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Excerpt from: Death Books A Return

Chapter One

Juanita rapped a fourth time on the cloudy door pane.  No response this time either.  No light appeared behind the curtained windows of the shabby frame house, no sound came from within.  Where was Samuel Davis?  He had made this appointment reluctantly.  Had he decided not to keep it?

Shifting her bag to ease her shoulder, she glanced around nervously.  A street lamp came on in the early dusk just as a young black man in jeans and no shirt bicycled into its glow.  He pedaled slowly past the yard, eyeing Juanita curiously.

She peered at her watch again.  She was right on time.  Was Davis inside the house, hiding?

What now?

Some people must know the truth about that old atrocity.  Others must strongly suspect, yet it had never come out.  Someone--maybe someones--must badly want the past to stay buried.  So why should she think she could ferret it out?

Because snooping's your specialty, her wise-guy conscience nagged.  And because you ought to occasionally use your powers for good.

Further knocking seemed useless.  Juanita closed the screen door, sidestepped a hole in the porch floor, and climbed back down the uneven wooden steps.

As she walked toward her car, chunky heels clomping on wooden planks laid across the drainage ditch that fronted the lot, another possibility occurred.  Davis was getting on in years.  Maybe he had fallen and was too weak to cry for help.  Too, she hated leaving without satisfying her curiosity.

A yellow tabby stretched languidly on a park bench under a tree near the front of Davis's lawn.  A breeze ruffled Juanita's short dark hair.

Reaching a decision, she reversed her course and detoured around the corner of the house. A squeaky, grating sound from behind the dwelling sent a shiver through her.  She paused, realized she was holding her breath.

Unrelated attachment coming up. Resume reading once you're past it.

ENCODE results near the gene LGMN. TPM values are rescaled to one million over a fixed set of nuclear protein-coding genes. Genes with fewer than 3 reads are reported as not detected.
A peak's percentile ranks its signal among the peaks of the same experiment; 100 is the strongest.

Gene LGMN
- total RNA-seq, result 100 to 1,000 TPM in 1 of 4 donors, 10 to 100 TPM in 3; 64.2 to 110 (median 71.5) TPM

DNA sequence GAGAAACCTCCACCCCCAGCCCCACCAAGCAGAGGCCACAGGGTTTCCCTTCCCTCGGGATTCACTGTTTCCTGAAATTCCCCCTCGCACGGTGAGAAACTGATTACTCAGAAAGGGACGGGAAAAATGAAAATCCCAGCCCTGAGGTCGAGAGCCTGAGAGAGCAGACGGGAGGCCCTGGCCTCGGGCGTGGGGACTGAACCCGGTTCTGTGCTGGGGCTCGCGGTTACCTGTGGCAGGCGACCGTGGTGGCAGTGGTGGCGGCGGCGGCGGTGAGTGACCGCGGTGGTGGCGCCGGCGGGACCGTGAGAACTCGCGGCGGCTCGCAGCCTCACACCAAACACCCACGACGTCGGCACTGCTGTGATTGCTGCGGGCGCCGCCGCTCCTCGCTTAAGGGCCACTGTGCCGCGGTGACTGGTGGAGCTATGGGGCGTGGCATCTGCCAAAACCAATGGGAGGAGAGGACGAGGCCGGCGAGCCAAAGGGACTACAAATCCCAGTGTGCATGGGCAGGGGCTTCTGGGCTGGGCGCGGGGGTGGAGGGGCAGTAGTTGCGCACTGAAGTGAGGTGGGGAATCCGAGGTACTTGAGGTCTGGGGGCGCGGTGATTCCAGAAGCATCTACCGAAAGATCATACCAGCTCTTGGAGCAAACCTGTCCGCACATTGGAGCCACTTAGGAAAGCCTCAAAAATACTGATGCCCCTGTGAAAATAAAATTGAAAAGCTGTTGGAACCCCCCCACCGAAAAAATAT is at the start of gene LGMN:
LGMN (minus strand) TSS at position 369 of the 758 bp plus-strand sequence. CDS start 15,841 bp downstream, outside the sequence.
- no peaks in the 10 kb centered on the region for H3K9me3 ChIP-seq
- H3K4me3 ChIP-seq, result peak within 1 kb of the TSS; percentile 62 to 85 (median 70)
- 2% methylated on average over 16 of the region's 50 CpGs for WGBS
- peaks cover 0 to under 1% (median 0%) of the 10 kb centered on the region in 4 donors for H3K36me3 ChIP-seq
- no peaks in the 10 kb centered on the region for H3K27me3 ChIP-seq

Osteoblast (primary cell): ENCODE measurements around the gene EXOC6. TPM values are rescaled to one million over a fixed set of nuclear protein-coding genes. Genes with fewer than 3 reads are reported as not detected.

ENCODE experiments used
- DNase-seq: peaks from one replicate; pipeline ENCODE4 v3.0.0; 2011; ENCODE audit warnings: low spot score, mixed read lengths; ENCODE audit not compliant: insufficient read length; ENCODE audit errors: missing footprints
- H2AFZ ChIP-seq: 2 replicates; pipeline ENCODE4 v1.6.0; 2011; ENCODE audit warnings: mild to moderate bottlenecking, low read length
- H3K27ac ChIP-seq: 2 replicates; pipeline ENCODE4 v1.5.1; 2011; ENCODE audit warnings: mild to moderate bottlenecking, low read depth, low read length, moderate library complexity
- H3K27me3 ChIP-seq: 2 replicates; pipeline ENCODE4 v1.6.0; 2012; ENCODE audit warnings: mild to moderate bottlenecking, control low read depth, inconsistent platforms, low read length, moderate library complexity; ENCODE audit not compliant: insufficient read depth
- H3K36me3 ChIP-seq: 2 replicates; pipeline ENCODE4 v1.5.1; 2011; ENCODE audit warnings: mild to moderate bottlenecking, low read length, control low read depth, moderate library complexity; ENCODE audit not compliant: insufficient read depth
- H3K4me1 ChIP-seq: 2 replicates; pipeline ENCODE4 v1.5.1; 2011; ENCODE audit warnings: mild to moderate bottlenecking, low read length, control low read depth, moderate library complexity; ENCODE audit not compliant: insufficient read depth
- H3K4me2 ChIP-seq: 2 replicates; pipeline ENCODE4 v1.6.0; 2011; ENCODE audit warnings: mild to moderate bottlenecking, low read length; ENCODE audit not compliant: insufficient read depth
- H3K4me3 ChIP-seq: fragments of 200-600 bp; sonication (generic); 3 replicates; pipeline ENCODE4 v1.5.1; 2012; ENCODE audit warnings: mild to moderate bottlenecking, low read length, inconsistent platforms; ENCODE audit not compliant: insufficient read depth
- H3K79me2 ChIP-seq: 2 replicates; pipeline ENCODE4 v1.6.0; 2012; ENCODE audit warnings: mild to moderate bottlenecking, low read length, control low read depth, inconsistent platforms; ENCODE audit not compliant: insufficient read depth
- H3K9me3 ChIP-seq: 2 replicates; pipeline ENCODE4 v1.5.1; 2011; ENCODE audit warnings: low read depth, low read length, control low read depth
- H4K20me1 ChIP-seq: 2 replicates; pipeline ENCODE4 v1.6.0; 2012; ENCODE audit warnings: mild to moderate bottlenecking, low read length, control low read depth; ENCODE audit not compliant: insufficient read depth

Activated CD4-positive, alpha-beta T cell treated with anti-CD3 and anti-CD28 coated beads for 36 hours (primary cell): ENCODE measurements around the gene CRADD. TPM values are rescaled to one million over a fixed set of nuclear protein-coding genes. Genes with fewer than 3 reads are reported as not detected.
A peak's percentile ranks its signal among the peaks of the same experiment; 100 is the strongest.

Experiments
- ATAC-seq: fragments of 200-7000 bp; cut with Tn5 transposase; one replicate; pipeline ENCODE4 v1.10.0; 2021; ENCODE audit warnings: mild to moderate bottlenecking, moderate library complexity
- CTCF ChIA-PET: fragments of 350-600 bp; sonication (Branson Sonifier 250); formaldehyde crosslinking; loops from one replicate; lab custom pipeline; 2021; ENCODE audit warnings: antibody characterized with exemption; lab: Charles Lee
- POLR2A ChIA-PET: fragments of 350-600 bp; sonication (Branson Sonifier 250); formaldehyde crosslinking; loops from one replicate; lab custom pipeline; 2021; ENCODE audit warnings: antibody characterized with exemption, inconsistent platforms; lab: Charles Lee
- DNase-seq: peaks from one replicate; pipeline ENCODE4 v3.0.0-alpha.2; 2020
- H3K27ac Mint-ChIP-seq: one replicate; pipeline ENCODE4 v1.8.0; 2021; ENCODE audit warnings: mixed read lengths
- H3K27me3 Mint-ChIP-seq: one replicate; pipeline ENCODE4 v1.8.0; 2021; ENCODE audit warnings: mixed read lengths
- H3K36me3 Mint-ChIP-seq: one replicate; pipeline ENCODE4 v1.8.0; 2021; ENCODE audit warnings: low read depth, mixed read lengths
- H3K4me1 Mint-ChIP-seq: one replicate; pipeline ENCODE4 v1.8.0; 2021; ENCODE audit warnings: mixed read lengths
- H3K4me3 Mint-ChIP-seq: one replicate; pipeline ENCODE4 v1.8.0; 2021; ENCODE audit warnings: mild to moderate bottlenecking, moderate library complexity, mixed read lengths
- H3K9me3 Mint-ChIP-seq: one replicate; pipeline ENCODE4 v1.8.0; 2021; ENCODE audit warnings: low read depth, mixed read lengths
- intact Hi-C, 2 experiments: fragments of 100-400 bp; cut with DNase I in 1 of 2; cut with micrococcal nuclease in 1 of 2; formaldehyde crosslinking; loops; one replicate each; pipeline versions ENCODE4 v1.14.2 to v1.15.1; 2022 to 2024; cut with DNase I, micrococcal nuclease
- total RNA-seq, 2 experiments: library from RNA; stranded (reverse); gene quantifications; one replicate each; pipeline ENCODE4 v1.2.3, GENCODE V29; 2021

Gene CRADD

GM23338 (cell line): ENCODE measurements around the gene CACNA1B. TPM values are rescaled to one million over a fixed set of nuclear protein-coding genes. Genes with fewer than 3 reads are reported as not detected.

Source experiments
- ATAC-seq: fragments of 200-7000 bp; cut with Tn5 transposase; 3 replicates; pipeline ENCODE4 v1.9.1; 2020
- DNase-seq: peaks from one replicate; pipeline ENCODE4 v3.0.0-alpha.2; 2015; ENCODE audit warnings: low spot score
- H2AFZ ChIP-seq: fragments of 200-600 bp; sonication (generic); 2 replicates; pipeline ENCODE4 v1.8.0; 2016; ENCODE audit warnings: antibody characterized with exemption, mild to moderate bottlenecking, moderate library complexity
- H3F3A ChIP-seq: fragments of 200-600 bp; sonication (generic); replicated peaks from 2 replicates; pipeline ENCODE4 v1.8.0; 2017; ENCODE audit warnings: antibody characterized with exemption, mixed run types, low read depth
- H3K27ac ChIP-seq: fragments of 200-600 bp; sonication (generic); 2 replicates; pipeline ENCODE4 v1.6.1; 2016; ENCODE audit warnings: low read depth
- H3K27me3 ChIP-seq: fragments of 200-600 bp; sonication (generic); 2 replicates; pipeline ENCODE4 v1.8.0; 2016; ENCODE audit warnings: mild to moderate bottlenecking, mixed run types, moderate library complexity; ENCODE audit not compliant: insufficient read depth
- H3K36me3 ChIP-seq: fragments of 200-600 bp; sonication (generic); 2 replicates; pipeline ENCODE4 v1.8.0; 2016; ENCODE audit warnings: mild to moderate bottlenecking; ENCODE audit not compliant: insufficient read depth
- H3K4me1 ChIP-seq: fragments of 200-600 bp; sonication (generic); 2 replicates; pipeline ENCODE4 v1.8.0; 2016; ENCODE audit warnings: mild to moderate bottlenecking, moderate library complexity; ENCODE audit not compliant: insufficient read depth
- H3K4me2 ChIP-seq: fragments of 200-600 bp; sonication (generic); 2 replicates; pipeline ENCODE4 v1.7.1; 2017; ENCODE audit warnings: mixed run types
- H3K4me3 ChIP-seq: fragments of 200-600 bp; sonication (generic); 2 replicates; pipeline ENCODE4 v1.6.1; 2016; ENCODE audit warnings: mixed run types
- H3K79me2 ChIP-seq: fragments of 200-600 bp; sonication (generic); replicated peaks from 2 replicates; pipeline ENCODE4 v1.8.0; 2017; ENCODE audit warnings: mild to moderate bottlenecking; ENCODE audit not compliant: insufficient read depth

"Silly," she scolded herself, and continued her stroll.

Behind the house, rays from a pole light in the yard next door pierced the encroaching gloom.  A door on a decrepit tool shed swung lazily on creaking hinges--the squeaking sound she'd heard.  Beside the ragged remains of a vegetable garden, a worn pair of overalls drooped from a clothesline.

Juanita approached the back door, pausing as something metallic glinted on the ground near the stoop.  An aluminum TV-dinner pan, evidently now a pet dish.  She lifted a tentative fist to beat on the door.

She lowered it again.  In Bryson's Corner, Oklahoma, still a mostly black town decades after school integration and fair-housing legislation, her fair complexion stood out like a penguin in the tropics.  Someone might find her presence back here suspicious.  Juanita retraced her steps around the residence.

The neighboring house beckoned, its window panes and open front door spilling brightness into the night.

"I can at least ask about Davis," she muttered, hurrying towards the beacon.  She climbed solid homemade steps onto a wide porch edged with flower boxes of spicy sweet williams and presided over by a white bench swing decorated with dusky rose accents.  Through the screen door, she glimpsed overstuffed chairs covered in splashy red-and-yellow fabric that suggested sundrenched climes.

Reassured by the welcoming air of the house, Juanita felt the lump of tension in her throat dissolve.  She knocked and waited a moment, gazing approvingly around the yard.  Hearing a step inside, she turned expectantly, lips parted to ask a question.

The screen door jerked open.  A wave of cold liquid sloshed Juanita in the face.  She gasped, dropped her purse, and clutched the door frame.

"And don't come back!" cried an indignant male voice.